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Big Strong Hearts: Training Tips for your Charity Challenge

  • There is a scientific difference between training well for physical challenges and training really well for physical challenges. Luckily, you also don’t need to be on an elite athlete training programme to make the jump.

    In this guide I’ll share my 3 best tips for approaching any physical charity challenge, taken from my own training as an Ultra-Marathon Cyclist.

    1. Know your heart

     

    People who run marathons for charity, don’t just have a big heart metaphorically, they are also likely to have a big heart literally. Generally your body pumps blood round your body efficiently in one of two ways.

    1. Distance athletes like marathon runners develop a larger heart through training, so the amount of blood pumped with one beat will be slightly more.
    2. Athletes who have a strength focus will have a physically smaller heart, but the walls of the heart will be more muscular, so they pump blood with more force.

    Of course the ideal scenario is to have both size and muscle, so balance out your training with some strengthening exercises, or endurance exercise depending on your challenge. The only thing to be wary of for endurance athletes is not to carry excess muscle weight. For runners, planking is great because it works your core without adding too much muscle weight onto your legs.

    2. Don’t get injured

    The majority of muscle injuries are entirely preventable and the more you look after your muscles and joints, the better condition you’ll be in for your challenge.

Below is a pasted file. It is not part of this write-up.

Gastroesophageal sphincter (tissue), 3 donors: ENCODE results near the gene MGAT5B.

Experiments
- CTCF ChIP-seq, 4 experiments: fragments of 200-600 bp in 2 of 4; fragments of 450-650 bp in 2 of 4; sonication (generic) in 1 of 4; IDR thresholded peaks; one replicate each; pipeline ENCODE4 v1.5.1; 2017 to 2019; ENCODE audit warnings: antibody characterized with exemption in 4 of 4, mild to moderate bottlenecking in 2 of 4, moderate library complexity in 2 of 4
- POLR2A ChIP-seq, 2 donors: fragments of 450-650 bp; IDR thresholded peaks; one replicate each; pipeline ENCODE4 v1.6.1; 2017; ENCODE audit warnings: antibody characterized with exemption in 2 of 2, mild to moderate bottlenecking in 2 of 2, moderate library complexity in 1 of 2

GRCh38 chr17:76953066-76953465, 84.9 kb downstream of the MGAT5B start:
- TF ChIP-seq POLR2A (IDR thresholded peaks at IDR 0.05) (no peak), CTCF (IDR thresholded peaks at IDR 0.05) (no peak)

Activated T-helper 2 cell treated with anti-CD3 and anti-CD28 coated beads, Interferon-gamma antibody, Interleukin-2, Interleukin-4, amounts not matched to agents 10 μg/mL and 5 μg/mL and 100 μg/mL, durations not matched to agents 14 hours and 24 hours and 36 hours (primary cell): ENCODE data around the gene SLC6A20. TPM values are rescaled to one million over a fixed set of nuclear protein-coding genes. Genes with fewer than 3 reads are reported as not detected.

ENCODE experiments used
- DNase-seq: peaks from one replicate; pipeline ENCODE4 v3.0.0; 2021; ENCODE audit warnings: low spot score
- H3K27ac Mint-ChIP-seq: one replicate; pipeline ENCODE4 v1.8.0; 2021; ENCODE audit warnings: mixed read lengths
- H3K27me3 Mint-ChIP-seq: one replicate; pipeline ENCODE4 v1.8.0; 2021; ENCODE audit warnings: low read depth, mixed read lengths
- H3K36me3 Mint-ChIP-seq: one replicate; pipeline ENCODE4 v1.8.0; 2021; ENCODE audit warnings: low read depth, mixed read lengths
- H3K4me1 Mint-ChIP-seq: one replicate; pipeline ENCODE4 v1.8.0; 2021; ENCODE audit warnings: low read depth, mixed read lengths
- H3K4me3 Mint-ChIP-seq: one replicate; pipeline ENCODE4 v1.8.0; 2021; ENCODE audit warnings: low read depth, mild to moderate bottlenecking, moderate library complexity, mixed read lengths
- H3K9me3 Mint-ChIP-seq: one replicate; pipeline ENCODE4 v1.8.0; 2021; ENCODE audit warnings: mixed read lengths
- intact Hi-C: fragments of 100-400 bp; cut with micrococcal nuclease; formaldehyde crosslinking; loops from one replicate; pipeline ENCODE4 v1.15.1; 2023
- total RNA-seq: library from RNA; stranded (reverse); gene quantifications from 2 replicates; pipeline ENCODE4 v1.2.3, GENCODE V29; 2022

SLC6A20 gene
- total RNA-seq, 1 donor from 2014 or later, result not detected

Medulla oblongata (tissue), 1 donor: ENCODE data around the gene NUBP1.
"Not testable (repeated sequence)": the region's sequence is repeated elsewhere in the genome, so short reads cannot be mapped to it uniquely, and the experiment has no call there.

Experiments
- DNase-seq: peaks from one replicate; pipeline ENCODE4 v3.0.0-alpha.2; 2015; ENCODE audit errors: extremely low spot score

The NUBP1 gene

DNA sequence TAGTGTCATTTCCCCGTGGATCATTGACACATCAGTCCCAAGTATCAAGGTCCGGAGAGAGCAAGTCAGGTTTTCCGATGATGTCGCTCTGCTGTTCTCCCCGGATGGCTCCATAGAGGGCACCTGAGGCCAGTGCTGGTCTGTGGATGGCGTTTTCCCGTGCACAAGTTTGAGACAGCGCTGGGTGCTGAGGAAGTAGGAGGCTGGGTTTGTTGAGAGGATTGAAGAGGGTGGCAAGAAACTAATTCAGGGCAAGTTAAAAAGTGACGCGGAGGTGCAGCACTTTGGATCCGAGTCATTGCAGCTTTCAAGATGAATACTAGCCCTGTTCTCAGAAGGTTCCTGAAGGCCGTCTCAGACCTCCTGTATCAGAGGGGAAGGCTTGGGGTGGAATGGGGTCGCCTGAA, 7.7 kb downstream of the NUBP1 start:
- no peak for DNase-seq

The first tip here is obvious, make sure you warm up. It can be difficult if you lead a busy life, but it’s worth every minute. Secondly, stretching will help to prevent muscle tears.

    Make sure you stretch before you train and after, as each has its own purpose.

    1. Stretching prior to training makes your muscles more malleable. Think about the idea of stretching an elastic band to its limit when it’s cold – your muscles work in a very similar way. 
    2. Stretching after training has a warming effect on your muscles. This helps with circulation and takes away toxins like lactic acid that will have built up during your training. This makes you less likely to cramp after exercise. Drinking plenty water also helps with this.

    3. Remember why you’re doing your challenge

    While physical strength is all well and good, remembering why you’re doing your challenge in the first place can really help - not only with training, but also during the toughest parts of your challenge. When you’re almost at breaking point, a bit of inspiration can really help you get through the most painful moments.

    Keeping your goal in mind will give you will power on those cold mornings when you need to go out and train. It’s not easy to get up and train, when you’re curled up warm in your bed. But thinking of the end result and why you’re raising the money in the first place always helps. Just think mind over matter!

     

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